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Wednesday, 15 February 2006 00:00

Small towns make for different news

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I remember the specific moment in my journalism career when I sealed my future as a small-town newspaperman. I was at my third newspaper job out of college, had moved up to successively larger publications, and an offer came to take over the editor’s job at a small-town daily.

 

It would mean moving out of the Triangle area into a rural eastern North Carolina community. My wife, Lori, and I talked it over, and we decided to accept. At that time I knew it would be difficult to move back to a metro job at a larger daily, but something in the life of small towns appealed to us both.

That was nearly 16 years ago, and I’ve never regretted that decision. Last week, however, when we published a story about the Waynesville Rotary Club and the fallout over Jack Horton’s resignation as county manager, I certainly had the opportunity to ponder the unique difficulties in writing for and editing newspapers in a town where everyone knows everyone.

The story itself was not real important. Haywood County Commissioner Kevin Ensley was among those supporting the forced resignation of Jack Horton as manager. Because of that and because of comments Ensley made to the media, some of Horton’s fellow Rotarians circulated an anonymous memo the next meeting seeking Ensley’s resignation.

As an elected official, Ensley made a decision about Horton that he had an obligation to explain to his constituents. That means using the press as a vehicle. He did just that. The Rotary memo, though, was circulated anonymously, meaning those who did it were able to keep hidden. It’s pretty clear who showed more integrity in this escapade.

That statement isn’t meant as a commentary on Horton’s forced resignation. Voters will have to decide whether that was justified, and they’ll have their chance soon enough. Horton had a long and distinguished career with Haywood County, but he also knew his job was completely dependant on the vagaries of politicians. That’s unfortunate, but it is a system that serves the taxpayers and the voters pretty well.


What’s worth reporting

I had one phone call and two comments from well-known people in Haywood County who questioned our decision to report on this incident at Rotary. Those comments are what sent me down the path of self-inquiry about being a journalist in a small town and what that means.

Although print journalists are obligated to strive for objectivity, here’s the reality: we show our opinions by what we choose to write about, how we place it in the paper, and what we choose to ignore or bury way back in the paper. In other words, readers know our feelings, and no matter how good an editor or reporter one may be, if readers pay attention they’ll be able to decipher political and personal leanings, which local leaders are treated better than others, which organizations are the favorites of reporters and editors. Our job is to strive always for objectivity, to put up a line of checks and balances for ourselves, but in the end I believe readers are a pretty smart bunch.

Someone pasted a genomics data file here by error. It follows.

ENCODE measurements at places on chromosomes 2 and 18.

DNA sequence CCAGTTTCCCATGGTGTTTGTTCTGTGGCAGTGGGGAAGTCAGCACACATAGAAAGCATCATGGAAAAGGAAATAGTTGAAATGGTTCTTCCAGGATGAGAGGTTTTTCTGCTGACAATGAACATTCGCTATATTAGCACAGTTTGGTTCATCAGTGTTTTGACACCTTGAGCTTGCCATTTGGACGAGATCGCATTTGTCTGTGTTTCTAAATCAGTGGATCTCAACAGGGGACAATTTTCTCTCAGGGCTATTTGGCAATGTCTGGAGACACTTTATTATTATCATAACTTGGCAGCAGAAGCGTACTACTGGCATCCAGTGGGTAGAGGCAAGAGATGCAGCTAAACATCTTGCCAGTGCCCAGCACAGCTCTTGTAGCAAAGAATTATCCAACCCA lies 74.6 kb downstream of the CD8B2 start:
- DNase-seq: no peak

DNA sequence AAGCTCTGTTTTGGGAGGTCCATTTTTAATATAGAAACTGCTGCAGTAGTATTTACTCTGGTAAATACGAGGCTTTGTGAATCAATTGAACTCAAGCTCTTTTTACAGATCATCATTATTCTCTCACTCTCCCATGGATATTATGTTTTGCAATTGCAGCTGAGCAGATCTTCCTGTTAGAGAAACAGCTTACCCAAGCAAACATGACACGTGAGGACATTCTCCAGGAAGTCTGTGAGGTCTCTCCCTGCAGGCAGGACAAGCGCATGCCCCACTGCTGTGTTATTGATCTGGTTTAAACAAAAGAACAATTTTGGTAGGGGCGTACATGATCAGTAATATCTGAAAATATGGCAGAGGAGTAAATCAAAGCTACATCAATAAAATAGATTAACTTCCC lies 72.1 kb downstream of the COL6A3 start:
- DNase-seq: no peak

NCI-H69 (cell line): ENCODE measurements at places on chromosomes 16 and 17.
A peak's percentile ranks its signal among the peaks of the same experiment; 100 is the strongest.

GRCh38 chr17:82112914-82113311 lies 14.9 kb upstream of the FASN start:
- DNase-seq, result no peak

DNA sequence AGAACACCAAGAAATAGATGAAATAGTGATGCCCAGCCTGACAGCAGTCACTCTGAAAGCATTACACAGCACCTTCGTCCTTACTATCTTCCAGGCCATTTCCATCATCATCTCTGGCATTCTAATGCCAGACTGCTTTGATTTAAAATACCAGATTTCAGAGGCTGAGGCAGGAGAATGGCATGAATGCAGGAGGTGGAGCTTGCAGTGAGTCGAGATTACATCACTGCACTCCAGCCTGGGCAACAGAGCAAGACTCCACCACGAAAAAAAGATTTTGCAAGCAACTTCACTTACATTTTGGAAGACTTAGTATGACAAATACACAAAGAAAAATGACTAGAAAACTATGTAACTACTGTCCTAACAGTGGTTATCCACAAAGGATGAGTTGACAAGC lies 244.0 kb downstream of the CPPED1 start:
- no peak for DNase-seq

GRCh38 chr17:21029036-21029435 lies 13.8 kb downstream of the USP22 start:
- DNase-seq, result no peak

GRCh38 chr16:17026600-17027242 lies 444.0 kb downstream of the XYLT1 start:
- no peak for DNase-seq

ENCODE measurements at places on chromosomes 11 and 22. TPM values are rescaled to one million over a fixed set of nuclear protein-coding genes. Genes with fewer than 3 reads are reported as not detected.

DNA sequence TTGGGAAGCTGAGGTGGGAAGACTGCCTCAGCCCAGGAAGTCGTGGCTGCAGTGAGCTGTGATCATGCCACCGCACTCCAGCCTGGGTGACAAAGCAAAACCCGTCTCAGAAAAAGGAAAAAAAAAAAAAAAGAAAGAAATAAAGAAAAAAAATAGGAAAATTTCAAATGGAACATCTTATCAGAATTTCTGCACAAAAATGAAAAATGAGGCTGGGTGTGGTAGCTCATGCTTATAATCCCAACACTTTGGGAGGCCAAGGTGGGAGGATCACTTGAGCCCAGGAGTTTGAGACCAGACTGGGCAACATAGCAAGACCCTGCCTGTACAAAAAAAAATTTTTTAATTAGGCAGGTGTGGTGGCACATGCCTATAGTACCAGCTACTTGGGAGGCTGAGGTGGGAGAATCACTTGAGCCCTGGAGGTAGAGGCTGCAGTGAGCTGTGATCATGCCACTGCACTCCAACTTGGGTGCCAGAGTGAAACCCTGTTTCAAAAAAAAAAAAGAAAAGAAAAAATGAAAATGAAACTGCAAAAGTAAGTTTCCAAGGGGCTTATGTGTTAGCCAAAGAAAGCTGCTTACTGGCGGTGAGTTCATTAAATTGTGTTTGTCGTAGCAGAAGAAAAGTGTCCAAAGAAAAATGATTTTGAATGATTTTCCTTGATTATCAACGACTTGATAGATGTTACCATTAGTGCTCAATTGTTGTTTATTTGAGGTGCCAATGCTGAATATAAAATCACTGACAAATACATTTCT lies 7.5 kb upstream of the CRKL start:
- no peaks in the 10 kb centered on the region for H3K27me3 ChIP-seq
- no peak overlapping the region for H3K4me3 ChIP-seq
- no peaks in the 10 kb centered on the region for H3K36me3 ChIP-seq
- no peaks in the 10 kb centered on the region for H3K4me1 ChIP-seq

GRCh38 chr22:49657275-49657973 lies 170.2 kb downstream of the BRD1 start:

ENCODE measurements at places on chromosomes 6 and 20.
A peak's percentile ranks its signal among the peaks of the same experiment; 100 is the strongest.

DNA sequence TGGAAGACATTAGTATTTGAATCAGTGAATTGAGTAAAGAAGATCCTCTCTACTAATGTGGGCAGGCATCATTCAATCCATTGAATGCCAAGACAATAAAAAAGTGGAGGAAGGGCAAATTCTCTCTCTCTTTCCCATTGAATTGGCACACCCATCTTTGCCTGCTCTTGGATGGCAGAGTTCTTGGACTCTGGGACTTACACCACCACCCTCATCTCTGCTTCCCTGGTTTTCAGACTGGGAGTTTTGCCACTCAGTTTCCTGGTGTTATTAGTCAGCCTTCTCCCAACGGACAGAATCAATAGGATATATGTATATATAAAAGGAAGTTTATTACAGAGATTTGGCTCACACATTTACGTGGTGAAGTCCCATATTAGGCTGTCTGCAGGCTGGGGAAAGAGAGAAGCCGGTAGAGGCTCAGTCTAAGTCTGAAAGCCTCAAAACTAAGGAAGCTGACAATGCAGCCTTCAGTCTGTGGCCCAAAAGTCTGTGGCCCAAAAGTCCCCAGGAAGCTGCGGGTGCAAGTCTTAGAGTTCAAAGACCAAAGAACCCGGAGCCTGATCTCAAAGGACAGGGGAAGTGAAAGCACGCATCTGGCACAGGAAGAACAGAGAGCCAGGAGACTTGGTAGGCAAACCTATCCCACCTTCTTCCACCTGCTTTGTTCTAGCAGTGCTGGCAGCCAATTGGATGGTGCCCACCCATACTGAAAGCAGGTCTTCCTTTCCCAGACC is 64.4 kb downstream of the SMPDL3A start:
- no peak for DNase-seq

By the same token, political and community leaders in small towns face an added layer of scrutiny. Make a tough controversial political decision, like the one about Horton, and you’ll answer for it in church, in the checkout line at Ingles, at the PTO meeting and at Rotary. Small-town editors and reporters face the same scrutiny. If a New York Times reporter writes a controversial story, she may hear about from her sources or her editors. It’s not likely she’ll have to face down the politician’s wife when she goes to her child’s band concert at middle school.

This reality, however, cuts both ways. It also makes local leaders — and journalists — think especially hard about what they are doing. In a small town there is no place to hide. If you can’t live with your actions or your words, you won’t last long.


Truth versus what’s implied

Just last week another local newspaper editor explained, in very clear terms, why her newspaper had to quit running restaurant reviews. The reviewer was writing about the food, she wrote, but the readers took those comments as being about the people who owned the business. The pork chops may not have been very good, but saying that in print implied to readers that the owner of that restaurant wasn’t a good person. That’s a ridiculous connection, but it’s simply how small towns work.

There’s a fine line, sometimes, between being afraid to stand by a tough choice and standing strong for the decisions — right or wrong — you’ve made. That’s what made this little Rotary incident stand out, at least by my estimation. In this instance, those who produced this memo took the easy way out. Instead of making a public stand for what they believed, it was obscured in anonymity, and therefore it lost credibility.

This choice that we all make is also why this country has a long-standing and deserved love affair with the character that is associated with people raised in small towns throughout rural America. That decision to speak in public about what one believes is sometimes takes something special. That’s why those who decide to take leadership positions or run for office at the local level are often very special people. There’s no hiding from your opinions and decisions.

(Scott McLeod can be reached at This email address is being protected from spambots. You need JavaScript enabled to view it. .)

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